July 09, 2024

Promising Child Care Bill Faces Roadblock in Agency Implementation

Our childcare system has been in crisis for years. Families can't afford to pay, and costs keep climbing. Childcare providers struggle to make a living, with only their passion for kids to keep them going.

So, what is the state government going to do about it? Maybe nothing, it turns out. 

In early 2024, the Utah legislature passed a law inspired by a clever model from Kentucky to bring more childcare professionals back into the field. The "Kentucky Model" supports childcare workers by covering their childcare costs even if their income is above typical thresholds. Multiple states have followed Kentucky's lead and implemented this approach. 

HB461 "Child Care Grant Amendments," sponsored by Rep. Ashlee Matthews (D-Kearns), was the only proactive, positive step Utah’s legislature took this year to address the child care crisis. The law went into effect on May 1, technically. 

However, the state's Office of Child Care (OCC) has no plan or timeline for implementing Utah's "Kentucky Model" policy. Leaders within OCC and the Department of Workforce Services (DWS) say that the legislation's language —"subject to available federal funds"— allows them to decide whether the “Kentucky Model” will ever be put into practice. In a story about the policy aired on June 27, DWS Deputy Director Rebecca Banner told Ben Winslow of FOX13 News that the Child Care Development Fund (CCDF) money Utah receives from the federal government is "already spoken for." "[HB461 implementation] was contingent on being allowed by our federal rules and regulations and also by funding availability. We spent time over the last couple of months looking to see if we could implement this program, and we did not receive any additional funding."

The new program was not included in the Fiscal Year 2025 (FY25) Budget that OCC presented to the Office of Child Care Advisory Committee on May 8, one week after the law was meant to go into effect. The policy was also not included in Utah’s draft CCDF State Plan, which sets plans for child care subsidies in the years ahead. These omissions suggest that OCC does not intend to implement the program, regardless of the statutory direction to do so.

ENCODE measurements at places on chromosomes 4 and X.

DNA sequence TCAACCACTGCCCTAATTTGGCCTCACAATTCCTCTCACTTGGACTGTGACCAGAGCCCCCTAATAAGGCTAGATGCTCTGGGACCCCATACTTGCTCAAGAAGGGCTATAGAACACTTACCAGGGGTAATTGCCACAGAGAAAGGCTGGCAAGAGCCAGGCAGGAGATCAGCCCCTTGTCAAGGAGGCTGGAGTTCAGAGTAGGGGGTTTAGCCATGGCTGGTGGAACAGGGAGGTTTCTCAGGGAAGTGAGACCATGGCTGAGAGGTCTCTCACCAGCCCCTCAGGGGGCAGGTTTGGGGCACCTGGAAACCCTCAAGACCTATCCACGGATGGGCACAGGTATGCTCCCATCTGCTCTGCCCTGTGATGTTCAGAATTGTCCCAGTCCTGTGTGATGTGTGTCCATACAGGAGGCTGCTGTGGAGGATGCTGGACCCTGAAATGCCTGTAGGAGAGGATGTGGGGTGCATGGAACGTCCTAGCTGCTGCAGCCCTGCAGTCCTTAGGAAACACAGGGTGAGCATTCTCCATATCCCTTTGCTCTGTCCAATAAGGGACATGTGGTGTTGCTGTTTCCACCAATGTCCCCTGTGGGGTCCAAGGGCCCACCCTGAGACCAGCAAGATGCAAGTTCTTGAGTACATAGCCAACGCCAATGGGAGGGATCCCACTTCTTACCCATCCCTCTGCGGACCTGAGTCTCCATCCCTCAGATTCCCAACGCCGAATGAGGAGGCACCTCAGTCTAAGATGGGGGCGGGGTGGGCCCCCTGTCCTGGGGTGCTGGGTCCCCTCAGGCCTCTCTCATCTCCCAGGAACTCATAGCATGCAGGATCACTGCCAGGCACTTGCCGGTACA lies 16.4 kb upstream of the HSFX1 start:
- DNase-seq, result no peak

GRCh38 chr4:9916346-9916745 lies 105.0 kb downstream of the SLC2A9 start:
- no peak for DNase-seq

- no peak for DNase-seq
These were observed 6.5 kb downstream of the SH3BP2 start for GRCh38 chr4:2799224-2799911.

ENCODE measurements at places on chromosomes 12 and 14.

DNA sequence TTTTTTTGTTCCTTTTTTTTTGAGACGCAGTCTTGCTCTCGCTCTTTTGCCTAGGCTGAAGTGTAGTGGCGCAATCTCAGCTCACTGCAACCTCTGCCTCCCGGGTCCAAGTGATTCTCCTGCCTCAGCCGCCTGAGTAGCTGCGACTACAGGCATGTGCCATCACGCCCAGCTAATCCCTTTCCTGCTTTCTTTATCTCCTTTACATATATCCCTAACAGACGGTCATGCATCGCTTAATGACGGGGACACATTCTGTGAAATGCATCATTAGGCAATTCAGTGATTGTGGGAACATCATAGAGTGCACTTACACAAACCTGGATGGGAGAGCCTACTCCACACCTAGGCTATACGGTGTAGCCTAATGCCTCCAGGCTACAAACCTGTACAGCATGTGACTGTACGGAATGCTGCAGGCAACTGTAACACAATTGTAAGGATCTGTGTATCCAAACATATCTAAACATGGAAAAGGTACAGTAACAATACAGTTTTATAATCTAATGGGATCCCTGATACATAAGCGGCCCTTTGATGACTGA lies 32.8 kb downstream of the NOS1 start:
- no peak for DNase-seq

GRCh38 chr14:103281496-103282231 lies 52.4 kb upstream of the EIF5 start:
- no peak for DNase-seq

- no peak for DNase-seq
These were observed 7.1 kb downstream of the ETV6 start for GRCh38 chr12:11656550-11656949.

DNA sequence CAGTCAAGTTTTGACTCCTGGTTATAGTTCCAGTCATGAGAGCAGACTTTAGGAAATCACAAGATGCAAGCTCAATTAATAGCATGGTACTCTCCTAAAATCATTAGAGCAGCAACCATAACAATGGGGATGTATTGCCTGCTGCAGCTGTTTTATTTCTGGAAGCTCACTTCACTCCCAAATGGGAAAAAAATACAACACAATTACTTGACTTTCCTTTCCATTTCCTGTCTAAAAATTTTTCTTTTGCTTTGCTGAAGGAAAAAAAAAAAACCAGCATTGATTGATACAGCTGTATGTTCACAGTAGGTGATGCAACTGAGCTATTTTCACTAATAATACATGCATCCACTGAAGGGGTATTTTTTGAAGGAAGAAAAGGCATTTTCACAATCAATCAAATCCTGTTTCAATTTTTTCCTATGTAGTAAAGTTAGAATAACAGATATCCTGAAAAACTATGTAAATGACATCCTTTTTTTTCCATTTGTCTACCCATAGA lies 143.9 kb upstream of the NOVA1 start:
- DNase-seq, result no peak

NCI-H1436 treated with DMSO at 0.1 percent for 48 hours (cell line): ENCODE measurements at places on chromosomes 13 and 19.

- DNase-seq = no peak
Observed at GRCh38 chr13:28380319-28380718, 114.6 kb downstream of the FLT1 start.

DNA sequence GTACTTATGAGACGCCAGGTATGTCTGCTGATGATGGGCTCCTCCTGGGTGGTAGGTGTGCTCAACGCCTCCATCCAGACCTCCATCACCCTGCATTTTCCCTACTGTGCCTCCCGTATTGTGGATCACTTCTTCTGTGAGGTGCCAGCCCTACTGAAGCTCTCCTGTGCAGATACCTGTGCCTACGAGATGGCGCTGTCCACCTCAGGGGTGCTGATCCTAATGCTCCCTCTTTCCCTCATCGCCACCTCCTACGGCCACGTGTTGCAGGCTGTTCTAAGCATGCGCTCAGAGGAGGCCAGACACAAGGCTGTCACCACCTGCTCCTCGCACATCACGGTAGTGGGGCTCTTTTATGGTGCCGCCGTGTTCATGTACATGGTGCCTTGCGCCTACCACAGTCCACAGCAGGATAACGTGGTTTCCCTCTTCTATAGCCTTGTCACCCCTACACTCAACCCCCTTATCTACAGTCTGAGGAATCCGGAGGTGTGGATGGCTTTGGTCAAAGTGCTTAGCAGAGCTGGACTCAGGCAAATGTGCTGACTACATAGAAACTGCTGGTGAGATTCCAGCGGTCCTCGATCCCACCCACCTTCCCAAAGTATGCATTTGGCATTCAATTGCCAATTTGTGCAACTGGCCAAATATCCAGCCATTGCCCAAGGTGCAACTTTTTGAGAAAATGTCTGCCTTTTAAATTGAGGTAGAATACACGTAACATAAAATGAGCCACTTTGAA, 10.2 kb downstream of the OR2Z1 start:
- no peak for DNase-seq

When HB461 went before the House Business and Labor Committee, legislators balked at spending any state funds on the program, though the estimated cost of a fully implemented Kentucky Model policy was only $2.5 million. That's less than 2% of OCC's projected $130.5 million subsidy budget for FY25. 

After confirming that federal guidelines permit such use of subsidy funding, Rep. Norm Thurston (R-Provo) added language indicating the program should be implemented with federal dollars if that funding is available and the program is approved by federal administrators. With this understanding that federal, not state, funding would be used to implement Utah's "Kentucky Model," the bill passed through the committee and legislature with overwhelming support and was signed by Governor Cox in March. 

Despite strong legislation support and an increase in federal subsidy funding of over $9 million for FY25, Utah’s OCC told advocates in May that they may choose not to follow the state law at all, prioritizing other expenses instead of workforce recruitment and retention.

This workforce-oriented, high-return strategy was conceived in another "red" state, making it a solid choice for state government in addressing Utah's childcare crisis. For every childcare worker who is able to work in the field due to this policy, between four and eight childcare spots become available to other Utah families. There is a clear and substantial return on investment when states use the "Kentucky Model.". 

Many childcare programs in Utah are operating below capacity due to staffing issues. A center licensed for 80 children may be able to care for only 50 due to vacant staff positions. A paid childcare benefit to attract new workers could help that center reach full capacity, supporting more Utah families. 

In Kentucky, where this innovative "child care support for child care workers" approach was initially born, it was the state's Office of Child Care that conceived and initiated the idea. In Utah, though, elected officials and childcare advocates will need to do a lot of extra work to get our own Office of Child Care to follow the law.